And in the first intro paragraph it says, "Today, Reznor's dark days of alcohol and drug abuse are behind him — and he finds himself, at 48, with a wife and two young kids."

  17. #1937
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    Quote Originally Posted by Joy Prevention Hotline View Post
    And in the first intro paragraph it says, "Today, Reznor's dark days of alcohol and drug abuse are behind him — and he finds himself, at 48, with a wife and two young kids."
    i don't know if it's the same interview, but there's a part where the lady plays part of HLAH and says "bow down before the one you serve...you're going to get what you deserve. What did you mean by that?" And she says it all pensively and grandly (idk how to describe it, you'd just have to hear it.)

    and trent's like "are you asking me what i was thinking at a particular moment, like, twenty years ago?"

    and he gets kind of offended, tells her he doesn't know the answer to that question. it's great.

    most nin fans would probably get a kick out of listening to that interview, btw

    edit: here's a little controversy. Trent's speaking voice these days gets on my nerves just the tiniest bit.

  18. #1938
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    MM's album release dates have always been very close to NIN's.
    Such as PoAAF coming out the same year as TDS, The Triptych being sandwiched between the Fragile, etc.
    But I feel that TPE is the first MM album to surpass a NIN release. HM just sounded... sort of weak. Of course this is all subjected, but I was disappointed pun not intended by the minimal and repetitive sound of HM.

  19. #1939
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    Quote Originally Posted by elevenism View Post
    ahhh, another great essay from @kleiner352 .

    start a blog. i'll read it.
    Agreed. I might even go out on a limb to say that it would be a total honor for him, and an honor for me to see him having a column like The Meathead Perspective, but on serious articles, reviews, observations, reports and dissections about Nine Inch Nails as a whole, especially as a long time follower of The NIN Hotline and Echoing the Sound. I just thought of throwing it out there.

    @Leviathant - What do you think? kleiner352 would seem to make a great Nine Inch Nails blog for The NIN Hotline. (Not that I'm assuming that it'll happen as soon as possible, should it be even considered, and I'm sure it'll take some time and planning for even getting in the zone for an official blog for The NIN Hotline, but he'd seem to fit into that role perfectly should that opportunity become feasible.)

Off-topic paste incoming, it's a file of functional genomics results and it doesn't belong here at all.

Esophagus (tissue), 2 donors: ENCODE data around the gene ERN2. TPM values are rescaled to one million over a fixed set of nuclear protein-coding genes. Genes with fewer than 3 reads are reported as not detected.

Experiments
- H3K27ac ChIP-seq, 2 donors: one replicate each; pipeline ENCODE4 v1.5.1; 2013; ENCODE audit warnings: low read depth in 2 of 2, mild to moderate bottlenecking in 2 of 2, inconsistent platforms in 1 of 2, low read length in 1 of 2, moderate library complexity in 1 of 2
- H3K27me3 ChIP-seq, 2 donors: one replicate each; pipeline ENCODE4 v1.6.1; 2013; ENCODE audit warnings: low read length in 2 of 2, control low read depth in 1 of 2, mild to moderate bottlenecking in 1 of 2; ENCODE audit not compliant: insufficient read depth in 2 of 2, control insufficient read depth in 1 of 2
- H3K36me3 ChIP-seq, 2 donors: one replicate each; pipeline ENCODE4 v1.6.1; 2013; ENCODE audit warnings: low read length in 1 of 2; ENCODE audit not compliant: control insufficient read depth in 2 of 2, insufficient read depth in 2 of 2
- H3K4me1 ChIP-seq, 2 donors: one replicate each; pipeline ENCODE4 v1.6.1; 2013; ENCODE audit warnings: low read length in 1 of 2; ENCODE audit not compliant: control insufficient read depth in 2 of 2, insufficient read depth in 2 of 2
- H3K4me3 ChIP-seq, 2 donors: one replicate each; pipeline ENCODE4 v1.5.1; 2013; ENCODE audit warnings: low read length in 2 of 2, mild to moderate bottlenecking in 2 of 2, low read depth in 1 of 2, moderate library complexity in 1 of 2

@kleiner352 - Yes, I'm actually that impressed. Even if you were just a fan since the Hesitation Marks era, you certainly have the old school NIN fan spirit.
    Last edited by Halo Infinity; 01-22-2015 at 11:52 PM. Reason: Sorry for the drift, but elevenism really made an excellent point. ^_^

  20. #1940
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    Quote Originally Posted by kleiner352 View Post
    It just seems that a lot of media nowadays is more focused on what makes an interesting narrative about that artist from a personal viewpoint
    How do feel about Trents affinity to carefully creating his own narrative each time a new album gets released? :

    HM is the TDS anniversary album.
    The Slip is the quickly thrown together electronic garage album for him to experiment with business models.
    Year Zero is the political record.
    With Teeth is the I'm done with drugs record.
    etc.

  21. #1941
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    Quote Originally Posted by r_z View Post
    How do feel about Trents affinity to carefully creating his own narrative each time a new album gets released? :

    HM is the TDS anniversary album.
    The Slip is the quickly thrown together electronic garage album for him to experiment with business models.
    Year Zero is the political record.
    With Teeth is the I'm done with drugs record.
    etc.
    Those are all very rough, somewhat skewed summaries of how Trent described each album. Even if those descriptions weren't the ones used by the media, they follow the same sort of formula of finding a catchy snippet of information to use as a headline/quote. There's a difference between saying "this album is political" (meaning that politics is one aspect of the album) and "this is the political album".